that might have given me a different look:
not attached earlobes or my father’s green eyes,
but another hair color — gentleman-preferred,
have-more-fun blond. And with my skin color,
like a good tan — an even mix of my parents’ —
I could have passed for white.

When on Christmas day I woke to find
a blond wig, a pink sequined tutu,
and a blond ballerina doll, nearly tall as me,
I didn’t know to ask, nor that it mattered,
if there’d been a brown version. This was years before
my grandmother nestled the dark baby
into our creche, years before I’d understand it
as primer for a Mississippi childhood.

Instead, I pranced around our living room
in a whirl of possibility, my parents looking on
at their suddenly strange child. In the photograph
my mother took, my father — almost
out of the frame — looks on as Joseph must have
at the miraculous birth: I’m in the foreground —
my blond wig a shining halo, a newborn likeness
to the child that chance, the long odds,
might have brought.

Few scenarios could lie further from my own experience, but the poem allows me into its private world with such immediacy that I imagine myself in the speaker’s place. I ponder the same questions she does, and I begin to feel what she feels. The context is unique, but the emotions it inspires are universally human. In the space of one short poem, I’ve imagined life in someone else’s shoes – someone with a background far different from mine. Every new poem offers this possibility.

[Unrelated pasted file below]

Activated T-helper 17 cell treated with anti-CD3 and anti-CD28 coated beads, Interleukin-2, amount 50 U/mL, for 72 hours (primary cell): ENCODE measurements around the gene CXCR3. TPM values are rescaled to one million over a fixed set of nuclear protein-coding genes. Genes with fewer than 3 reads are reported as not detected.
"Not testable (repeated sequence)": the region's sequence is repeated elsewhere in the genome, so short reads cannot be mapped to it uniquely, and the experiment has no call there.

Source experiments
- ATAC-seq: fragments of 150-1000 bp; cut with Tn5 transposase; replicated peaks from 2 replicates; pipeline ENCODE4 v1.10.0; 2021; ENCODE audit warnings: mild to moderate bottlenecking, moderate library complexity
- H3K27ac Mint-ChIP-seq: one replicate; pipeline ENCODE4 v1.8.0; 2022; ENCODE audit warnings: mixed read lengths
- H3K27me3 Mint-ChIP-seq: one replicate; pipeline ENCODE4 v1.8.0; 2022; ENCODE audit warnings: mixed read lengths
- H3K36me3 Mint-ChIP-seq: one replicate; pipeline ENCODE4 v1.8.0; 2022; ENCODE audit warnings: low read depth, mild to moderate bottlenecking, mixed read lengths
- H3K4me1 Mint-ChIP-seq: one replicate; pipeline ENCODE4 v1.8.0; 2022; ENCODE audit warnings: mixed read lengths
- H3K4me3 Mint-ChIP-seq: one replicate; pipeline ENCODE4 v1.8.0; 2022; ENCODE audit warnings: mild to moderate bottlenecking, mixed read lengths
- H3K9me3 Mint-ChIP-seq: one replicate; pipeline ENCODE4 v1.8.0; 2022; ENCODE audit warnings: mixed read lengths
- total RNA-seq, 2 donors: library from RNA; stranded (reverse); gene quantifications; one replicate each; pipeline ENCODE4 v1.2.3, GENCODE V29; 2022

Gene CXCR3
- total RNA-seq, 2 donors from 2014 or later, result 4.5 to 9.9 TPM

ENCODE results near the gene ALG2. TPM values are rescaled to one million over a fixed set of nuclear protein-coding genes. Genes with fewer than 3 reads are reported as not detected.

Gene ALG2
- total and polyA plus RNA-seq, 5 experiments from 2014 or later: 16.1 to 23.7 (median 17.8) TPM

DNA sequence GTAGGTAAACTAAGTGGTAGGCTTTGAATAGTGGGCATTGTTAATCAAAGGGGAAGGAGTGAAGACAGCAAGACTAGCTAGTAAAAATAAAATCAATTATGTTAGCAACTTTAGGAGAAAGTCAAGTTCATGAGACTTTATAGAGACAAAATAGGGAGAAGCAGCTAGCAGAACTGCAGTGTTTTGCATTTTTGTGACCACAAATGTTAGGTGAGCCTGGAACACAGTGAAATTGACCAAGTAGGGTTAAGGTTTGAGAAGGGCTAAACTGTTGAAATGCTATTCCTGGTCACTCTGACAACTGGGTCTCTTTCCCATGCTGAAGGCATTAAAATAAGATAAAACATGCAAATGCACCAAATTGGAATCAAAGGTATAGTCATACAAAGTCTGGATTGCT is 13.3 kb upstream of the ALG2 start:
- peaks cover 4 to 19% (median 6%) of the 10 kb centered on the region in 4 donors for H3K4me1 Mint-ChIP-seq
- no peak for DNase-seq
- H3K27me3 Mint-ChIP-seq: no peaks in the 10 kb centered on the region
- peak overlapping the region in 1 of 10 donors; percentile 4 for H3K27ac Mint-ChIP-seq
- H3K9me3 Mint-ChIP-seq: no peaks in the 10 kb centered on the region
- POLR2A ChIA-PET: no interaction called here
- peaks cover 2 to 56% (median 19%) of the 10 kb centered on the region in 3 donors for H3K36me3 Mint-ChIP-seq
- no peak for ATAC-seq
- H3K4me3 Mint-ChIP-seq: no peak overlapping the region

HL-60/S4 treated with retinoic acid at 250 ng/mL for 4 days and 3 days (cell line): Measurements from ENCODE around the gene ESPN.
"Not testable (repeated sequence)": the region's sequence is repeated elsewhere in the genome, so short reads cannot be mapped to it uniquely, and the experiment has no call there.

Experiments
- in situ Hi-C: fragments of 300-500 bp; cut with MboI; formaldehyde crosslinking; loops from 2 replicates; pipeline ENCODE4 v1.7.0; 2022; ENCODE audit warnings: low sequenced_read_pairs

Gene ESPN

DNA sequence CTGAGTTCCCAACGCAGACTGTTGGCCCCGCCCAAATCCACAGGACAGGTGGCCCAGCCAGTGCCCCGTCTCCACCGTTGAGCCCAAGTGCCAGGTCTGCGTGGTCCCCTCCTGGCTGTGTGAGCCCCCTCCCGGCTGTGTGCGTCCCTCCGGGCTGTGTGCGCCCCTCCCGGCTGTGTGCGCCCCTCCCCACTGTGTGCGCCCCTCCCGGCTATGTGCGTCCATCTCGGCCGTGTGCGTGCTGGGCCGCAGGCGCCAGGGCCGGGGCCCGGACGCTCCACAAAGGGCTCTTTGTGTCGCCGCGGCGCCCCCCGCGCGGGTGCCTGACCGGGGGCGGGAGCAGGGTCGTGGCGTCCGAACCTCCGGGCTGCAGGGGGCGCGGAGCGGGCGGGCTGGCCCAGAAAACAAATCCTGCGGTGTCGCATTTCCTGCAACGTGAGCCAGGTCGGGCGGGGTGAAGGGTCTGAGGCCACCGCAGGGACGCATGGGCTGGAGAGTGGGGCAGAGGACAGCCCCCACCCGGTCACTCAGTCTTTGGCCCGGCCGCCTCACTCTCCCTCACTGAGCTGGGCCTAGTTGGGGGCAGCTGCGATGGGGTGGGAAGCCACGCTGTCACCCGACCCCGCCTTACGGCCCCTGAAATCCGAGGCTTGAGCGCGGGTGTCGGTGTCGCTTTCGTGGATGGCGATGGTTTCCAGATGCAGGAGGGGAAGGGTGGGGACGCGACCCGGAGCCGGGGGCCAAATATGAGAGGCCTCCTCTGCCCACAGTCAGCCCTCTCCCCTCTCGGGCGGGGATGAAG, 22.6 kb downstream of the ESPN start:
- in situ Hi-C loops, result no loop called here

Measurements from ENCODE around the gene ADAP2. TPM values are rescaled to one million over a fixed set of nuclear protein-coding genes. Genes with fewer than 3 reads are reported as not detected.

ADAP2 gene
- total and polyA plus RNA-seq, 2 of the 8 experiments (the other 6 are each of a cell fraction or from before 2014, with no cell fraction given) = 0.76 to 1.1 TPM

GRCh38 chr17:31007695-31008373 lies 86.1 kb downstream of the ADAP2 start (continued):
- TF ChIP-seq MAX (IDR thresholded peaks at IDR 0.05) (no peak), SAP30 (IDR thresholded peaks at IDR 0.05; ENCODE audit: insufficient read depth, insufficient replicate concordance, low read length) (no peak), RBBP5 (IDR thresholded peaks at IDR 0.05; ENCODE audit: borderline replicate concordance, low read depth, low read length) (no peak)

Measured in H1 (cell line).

I would argue that there is nothing we need more as human beings than to connect regularly with this level of depth, particularly with people from unfamiliar backgrounds. Article after article will tell you that despite the best efforts of technology, we live in an age of ever-increasing social isolation. Developing a poetry habit can help to bridge this disconnect, and as with any learned behavior, lasting change requires repeated exposure. The ultimate promise of poetry, as Jane Hirshfield writes in her book Ten Windows: How Great Poems Transform the World, is that “by changing ourselves, one by one…,” we might also change “…the outer world that selves create and share.” It may be a cliche to suggest that poetry, or any art, has the power to change the world, but to my ear, it’s a cliche that rings true. Poems have tremendous potential to inspire both personal and social change.